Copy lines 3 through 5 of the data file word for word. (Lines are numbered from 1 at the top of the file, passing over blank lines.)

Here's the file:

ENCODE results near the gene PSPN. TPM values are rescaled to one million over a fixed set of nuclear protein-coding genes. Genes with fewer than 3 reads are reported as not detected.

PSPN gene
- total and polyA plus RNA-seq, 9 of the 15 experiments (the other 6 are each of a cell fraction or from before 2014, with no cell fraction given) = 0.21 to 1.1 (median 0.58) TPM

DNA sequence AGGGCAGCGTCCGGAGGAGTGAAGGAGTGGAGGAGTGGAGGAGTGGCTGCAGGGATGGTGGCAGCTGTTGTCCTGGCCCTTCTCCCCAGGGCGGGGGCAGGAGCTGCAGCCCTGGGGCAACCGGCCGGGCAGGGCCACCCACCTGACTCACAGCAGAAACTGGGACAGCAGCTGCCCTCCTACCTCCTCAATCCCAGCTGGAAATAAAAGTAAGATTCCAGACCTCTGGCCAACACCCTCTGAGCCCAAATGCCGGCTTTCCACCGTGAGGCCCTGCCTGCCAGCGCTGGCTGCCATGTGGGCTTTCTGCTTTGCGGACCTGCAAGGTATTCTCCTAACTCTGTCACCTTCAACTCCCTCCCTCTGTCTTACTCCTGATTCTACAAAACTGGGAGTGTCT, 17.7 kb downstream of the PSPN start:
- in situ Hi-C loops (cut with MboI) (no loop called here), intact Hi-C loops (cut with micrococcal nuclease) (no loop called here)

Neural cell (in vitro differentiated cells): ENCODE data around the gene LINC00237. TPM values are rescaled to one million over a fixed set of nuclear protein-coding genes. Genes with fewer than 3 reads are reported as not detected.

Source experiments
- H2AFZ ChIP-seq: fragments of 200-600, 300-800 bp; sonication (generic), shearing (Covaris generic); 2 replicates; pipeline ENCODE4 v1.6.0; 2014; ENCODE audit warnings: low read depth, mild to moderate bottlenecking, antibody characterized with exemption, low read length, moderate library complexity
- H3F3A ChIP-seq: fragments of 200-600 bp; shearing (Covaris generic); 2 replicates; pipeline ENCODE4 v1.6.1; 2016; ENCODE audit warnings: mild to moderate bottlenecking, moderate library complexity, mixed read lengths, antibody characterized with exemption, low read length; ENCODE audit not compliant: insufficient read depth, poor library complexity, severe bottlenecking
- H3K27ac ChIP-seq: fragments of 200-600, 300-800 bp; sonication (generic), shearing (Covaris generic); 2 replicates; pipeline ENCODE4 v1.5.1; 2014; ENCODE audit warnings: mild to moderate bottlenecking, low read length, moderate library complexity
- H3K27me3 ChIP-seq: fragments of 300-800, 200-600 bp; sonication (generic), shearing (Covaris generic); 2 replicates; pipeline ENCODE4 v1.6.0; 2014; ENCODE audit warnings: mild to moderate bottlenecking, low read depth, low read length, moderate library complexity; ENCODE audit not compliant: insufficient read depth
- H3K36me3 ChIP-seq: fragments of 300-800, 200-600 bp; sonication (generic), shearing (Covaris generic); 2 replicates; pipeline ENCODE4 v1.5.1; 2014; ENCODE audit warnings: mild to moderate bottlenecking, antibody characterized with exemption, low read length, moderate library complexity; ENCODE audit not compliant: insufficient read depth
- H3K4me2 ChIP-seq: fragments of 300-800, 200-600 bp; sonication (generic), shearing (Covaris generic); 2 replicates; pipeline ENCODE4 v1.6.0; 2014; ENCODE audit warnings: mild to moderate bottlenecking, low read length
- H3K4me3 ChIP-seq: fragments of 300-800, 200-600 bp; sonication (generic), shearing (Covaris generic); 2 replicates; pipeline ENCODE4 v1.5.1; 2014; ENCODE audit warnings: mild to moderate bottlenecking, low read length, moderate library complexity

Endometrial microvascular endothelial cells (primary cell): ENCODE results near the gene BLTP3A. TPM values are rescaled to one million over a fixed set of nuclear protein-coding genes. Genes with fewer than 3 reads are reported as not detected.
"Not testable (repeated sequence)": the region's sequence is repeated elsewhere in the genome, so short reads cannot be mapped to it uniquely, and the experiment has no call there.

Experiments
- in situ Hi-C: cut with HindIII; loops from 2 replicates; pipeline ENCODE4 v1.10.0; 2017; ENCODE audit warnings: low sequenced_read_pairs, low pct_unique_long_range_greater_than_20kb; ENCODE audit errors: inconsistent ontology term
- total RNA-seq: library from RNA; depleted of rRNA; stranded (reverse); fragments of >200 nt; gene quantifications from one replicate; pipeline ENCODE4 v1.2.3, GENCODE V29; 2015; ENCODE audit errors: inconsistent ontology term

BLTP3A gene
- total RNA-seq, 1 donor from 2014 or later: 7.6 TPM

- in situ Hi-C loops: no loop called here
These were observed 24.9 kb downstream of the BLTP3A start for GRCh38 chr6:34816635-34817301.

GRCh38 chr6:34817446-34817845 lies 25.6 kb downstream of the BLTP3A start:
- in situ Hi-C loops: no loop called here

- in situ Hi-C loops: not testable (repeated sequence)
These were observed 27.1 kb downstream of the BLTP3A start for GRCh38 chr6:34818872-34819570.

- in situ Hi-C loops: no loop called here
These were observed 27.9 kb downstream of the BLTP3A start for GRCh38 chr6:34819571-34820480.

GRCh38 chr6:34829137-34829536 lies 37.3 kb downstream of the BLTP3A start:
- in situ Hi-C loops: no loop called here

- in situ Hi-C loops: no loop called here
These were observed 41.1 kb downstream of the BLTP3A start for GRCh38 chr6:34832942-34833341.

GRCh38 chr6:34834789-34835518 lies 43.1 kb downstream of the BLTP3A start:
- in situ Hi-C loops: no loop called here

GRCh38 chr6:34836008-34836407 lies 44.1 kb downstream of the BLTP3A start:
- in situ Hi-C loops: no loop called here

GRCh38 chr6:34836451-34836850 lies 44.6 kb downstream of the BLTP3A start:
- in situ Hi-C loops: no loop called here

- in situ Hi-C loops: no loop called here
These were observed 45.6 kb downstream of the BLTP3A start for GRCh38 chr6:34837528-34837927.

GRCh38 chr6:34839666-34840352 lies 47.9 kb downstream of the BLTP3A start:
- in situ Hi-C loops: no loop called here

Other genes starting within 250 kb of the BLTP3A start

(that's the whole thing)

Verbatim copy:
- total and polyA plus RNA-seq, 9 of the 15 experiments (the other 6 are each of a cell fraction or from before 2014, with no cell fraction given) = 0.21 to 1.1 (median 0.58) TPM

DNA sequence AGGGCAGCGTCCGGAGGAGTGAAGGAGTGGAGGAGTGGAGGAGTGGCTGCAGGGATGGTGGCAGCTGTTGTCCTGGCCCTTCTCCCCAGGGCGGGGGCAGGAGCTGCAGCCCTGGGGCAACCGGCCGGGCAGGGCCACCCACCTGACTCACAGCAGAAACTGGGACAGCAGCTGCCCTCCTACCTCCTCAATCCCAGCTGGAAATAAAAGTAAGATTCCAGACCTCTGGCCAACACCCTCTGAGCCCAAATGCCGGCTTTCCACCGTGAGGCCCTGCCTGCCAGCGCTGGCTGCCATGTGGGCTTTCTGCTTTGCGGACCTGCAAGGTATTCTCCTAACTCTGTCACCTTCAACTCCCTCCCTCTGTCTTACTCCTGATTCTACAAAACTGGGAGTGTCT, 17.7 kb downstream of the PSPN start:
- in situ Hi-C loops (cut with MboI) (no loop called here), intact Hi-C loops (cut with micrococcal nuclease) (no loop called here)